The staff stated that reasonably designed policies and procedures should focus on whether an access person actually has direct or indirect influence or control over the trust or account, instead of whether the trustee or third-party manager has discretionary or nondiscretionary investment authority. The staff provided the following examples of controls that an adviser could implement in order to establish that an access person had no direct or indirect influence or control over a trust or account and, therefore, may rely on the Reporting Exemption:
- Procure information about the access person’s relationship to the trustee or third-party manager (e.g., an independent professional versus friend or relative, an unaffiliated firm versus an affiliated firm);
- Using a sampling basis, request holdings and/or transactions reports of access persons’ trust or discretionary accounts to identify any transactions that would have been prohibited by the adviser’s code of ethics (i.e., absent reliance on the Reporting Exemption); and
- Procure regular certifications by the access person and the access person’s trustee or third-party manager concerning the access person’s lack of influence or control over the trusts or accounts.
With respect to certifications, the staff stated that a “general” certification, by itself, from an access person – to the effect that the access person did not exercise direct or indirect influence or control over a trust or discretionary account – would likely be inadequate. Instead, the staff stated, advisers may consider obtaining more specific certifications from each access person (e.g., certifications that an access person did not suggest or direct any particular transactions in the account to the trustee or third-party manager, or consult with the trustee or third-party manager regarding allocation of investments in the account).
It appears that the staff wants to impose a heightened level of diligence for advisers with respect to access persons seeking to rely on the Reporting Exemption. While access persons’ use of blind trusts permits bright-line testing for an adviser and its CCO, other types of trusts and discretionary accounts, according to the Guidance, seem to require a nuanced analysis of facts and circumstances (which could lead to second guessing of the adviser and CCO). The Guidance suggests that each adviser now should consider the additional controls and enhanced certifications suggested in the Guidance, as well as other methods to enhance the adviser’s scrutiny of access persons’ reliance on the Reporting Exemption. Based on such a review, amendments to the adviser’s code of ethics and related written policies and procedures may be called for.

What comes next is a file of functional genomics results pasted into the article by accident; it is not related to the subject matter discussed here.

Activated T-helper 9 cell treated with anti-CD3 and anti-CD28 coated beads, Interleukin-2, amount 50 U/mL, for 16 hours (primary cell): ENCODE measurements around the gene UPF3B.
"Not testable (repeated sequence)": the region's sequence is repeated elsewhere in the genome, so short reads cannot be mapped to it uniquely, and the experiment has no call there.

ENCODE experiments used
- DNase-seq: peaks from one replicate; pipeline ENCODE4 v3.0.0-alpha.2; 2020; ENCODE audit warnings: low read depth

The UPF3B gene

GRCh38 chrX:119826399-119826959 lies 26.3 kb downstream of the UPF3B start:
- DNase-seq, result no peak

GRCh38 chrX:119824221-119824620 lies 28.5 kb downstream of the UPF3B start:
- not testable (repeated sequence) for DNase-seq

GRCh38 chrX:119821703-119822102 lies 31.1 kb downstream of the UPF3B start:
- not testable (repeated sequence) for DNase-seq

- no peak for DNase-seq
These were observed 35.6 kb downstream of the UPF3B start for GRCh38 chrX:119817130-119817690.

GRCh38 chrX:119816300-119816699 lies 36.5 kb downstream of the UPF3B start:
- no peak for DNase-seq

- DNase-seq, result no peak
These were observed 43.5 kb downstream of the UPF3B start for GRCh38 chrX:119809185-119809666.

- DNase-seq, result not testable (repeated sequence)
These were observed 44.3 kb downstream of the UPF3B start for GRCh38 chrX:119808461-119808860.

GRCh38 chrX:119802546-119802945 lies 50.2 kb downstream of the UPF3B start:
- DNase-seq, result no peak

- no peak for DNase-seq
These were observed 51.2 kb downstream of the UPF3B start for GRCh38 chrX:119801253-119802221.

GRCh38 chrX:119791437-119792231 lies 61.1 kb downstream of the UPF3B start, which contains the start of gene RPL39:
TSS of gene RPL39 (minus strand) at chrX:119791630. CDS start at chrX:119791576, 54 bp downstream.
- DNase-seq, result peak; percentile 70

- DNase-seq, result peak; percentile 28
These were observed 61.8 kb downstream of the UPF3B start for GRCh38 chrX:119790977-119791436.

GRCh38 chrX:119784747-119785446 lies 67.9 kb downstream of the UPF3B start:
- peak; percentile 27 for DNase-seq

While the Guidance is limited to the Reporting Exemption within Rule 204A-1, the Guidance also may have implications for an adviser to a registered investment company in administering the code of ethics required by Rule 17j-1 under the 1940 Act. Rule 17j-1 requires “access persons,” as defined within Rule 17j-1, to report personal securities holdings and transactions. Rule 17j-1(d)(2)(i), like Rule 204A-1, contains a reporting exemption for “any account over which the person has no direct or indirect influence or control.” Therefore, the heightened diligence called for in the Guidance with respect to persons seeking to rely on the Reporting Exemption may logically apply to Rule 17j-1 “access persons” seeking to rely on the analogous reporting exemption in Rule 17j-1(d)(2)(i).
Many advisers to registered investment companies maintain a single code of ethics that is designed to satisfy the requirements of both Rule 17j-1 and Rule 204A-1. For such advisers, the heightened diligence called for in the Guidance is likely to apply to any access person (as defined within the single code of ethics) seeking to avoid reporting personal securities holdings and transactions in accounts over which the access person claims to have no direct or indirect influence or control.